Rosenberg was certain that university education had been an important influence on “the cool, impersonal wave in the art of the sixties,” which had marginalized the tumultuous heartfelt emotionalism of his friends the Abstract Expressionists. “In the shift from bohemia to academe, American art has become more conceptual, methodological, and self-assured,” he thought. That’s probably so, but in the meantime it’s become impossible not to notice that even as artists are becoming ever more adept in the rituals of the seminar room, their art has not continued to grow still cooler and more impersonal; instead, the temperature of art has simply become more volatile. In the 1980s, the Neo-Expressionists, for all their flailing bombast, were every bit as well-read as the prim and knowing Neo-Geos; today, one and the same school grants identical degrees to both an earnest proponent of “social interventions” among the urban poor and a producer of diaristic zines inspired by the Japanese aesthetic of kawaii, or cuteness. It might be argued that the variety of work being produced by art students reflects the pluralism of the art world (and the art market) in general, but I suspect it is more of a cause than an effect; what Rosenberg thought was the “mental and psychic fragmentation of the typical college art department” has merely blossomed into the greater incommensurability of the products of the professional art world.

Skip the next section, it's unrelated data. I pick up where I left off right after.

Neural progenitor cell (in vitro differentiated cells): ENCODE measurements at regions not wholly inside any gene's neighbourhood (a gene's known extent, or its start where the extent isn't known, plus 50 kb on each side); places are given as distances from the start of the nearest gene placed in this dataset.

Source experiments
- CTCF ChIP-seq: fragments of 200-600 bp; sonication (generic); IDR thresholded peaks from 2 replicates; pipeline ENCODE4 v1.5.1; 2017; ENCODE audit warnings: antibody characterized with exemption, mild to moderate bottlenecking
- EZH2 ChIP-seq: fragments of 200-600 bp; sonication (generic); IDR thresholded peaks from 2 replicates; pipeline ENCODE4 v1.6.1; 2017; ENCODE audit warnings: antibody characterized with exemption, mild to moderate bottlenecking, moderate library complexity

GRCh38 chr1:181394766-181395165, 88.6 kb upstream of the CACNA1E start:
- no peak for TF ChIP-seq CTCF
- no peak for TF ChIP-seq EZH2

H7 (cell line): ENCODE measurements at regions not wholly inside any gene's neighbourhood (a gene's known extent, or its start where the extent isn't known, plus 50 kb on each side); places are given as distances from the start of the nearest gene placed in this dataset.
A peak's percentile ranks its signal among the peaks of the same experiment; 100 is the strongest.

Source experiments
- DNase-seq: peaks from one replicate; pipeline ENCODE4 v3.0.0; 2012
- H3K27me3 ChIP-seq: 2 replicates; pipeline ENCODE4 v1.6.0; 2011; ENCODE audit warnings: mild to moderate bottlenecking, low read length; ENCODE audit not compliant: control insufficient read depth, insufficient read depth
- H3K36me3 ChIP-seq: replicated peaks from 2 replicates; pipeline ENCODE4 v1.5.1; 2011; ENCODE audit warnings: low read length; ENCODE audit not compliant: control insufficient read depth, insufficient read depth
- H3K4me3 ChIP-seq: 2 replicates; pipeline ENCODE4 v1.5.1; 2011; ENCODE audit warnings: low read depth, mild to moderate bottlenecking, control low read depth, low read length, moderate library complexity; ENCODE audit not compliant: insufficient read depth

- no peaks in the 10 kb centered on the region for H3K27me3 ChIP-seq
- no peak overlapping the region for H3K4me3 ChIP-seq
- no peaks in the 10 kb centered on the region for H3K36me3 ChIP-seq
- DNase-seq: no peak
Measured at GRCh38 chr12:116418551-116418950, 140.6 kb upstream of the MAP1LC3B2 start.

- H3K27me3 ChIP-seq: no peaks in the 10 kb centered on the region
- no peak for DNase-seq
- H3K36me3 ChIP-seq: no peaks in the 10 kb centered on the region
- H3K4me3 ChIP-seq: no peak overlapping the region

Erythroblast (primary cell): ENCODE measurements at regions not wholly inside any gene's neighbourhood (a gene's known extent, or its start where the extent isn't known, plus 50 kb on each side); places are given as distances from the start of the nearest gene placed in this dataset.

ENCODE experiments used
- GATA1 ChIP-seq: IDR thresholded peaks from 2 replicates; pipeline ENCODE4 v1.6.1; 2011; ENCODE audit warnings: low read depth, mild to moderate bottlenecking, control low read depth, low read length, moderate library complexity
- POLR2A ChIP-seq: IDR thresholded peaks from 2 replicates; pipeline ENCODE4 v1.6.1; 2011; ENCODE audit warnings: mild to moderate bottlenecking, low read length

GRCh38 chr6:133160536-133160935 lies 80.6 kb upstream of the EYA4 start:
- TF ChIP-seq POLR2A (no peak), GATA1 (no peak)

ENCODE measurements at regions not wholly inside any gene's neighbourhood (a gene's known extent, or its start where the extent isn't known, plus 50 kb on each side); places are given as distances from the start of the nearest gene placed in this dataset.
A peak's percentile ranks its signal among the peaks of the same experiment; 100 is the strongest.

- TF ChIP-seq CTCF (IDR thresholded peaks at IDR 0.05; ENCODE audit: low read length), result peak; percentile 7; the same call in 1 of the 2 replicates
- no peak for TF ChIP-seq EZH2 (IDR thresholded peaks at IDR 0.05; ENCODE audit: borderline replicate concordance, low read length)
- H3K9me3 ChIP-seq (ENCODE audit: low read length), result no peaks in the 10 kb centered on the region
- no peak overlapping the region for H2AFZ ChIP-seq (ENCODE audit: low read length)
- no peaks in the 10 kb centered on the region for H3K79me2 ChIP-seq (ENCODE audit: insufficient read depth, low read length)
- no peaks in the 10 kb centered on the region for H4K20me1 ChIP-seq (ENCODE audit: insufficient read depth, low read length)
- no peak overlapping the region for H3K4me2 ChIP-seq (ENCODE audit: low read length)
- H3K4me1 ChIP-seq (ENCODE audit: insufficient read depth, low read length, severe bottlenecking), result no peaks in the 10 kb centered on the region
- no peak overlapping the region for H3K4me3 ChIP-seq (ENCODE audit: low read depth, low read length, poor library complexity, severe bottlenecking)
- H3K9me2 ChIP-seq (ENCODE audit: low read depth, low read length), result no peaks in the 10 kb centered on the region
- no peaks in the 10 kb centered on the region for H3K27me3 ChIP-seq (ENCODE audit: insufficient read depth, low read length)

To get a taste of the “fragmentation” of present-day art education, one could hardly do better than to leaf through a little book published several years ago called 101 Things to Learn in Art School. I don’t know whether its intended readership is prospective art school students—in which case it’s a poor reflection on the institutions themselves, which apparently can’t convey in the four years it takes to earn an undergraduate degree, plus the two further years it takes to get an MFA, what the book has offered in text that takes an hour to read—or readers who only wish they were. But its author, Kit White, is a professor of painting at the Pratt Institute in Brooklyn, and it was published by one of the best art book publishers, MIT Press, so it comes with a seal of pedagogical approval. Having taught in a half-dozen art departments in the United States and Great Britain, and having been a visiting critic at so many others (in those two countries and Canada too) that I long ago lost count, I can attest that there is nothing in 101 Things to Learn in Art School that I haven’t heard somewhere, sometime—and for that matter probably very little that I haven’t actually said myself—at one or another of these schools. The book really is a distillation of the contemporary art school’s collective wisdom. If a lot of that wisdom takes the form of platitude—Polonius at a studio crit—that’s partly because the real force of wisdom lies in its timely deployment: not just what you say but when you say it, at the precise time the person you’re talking to needs to hear it.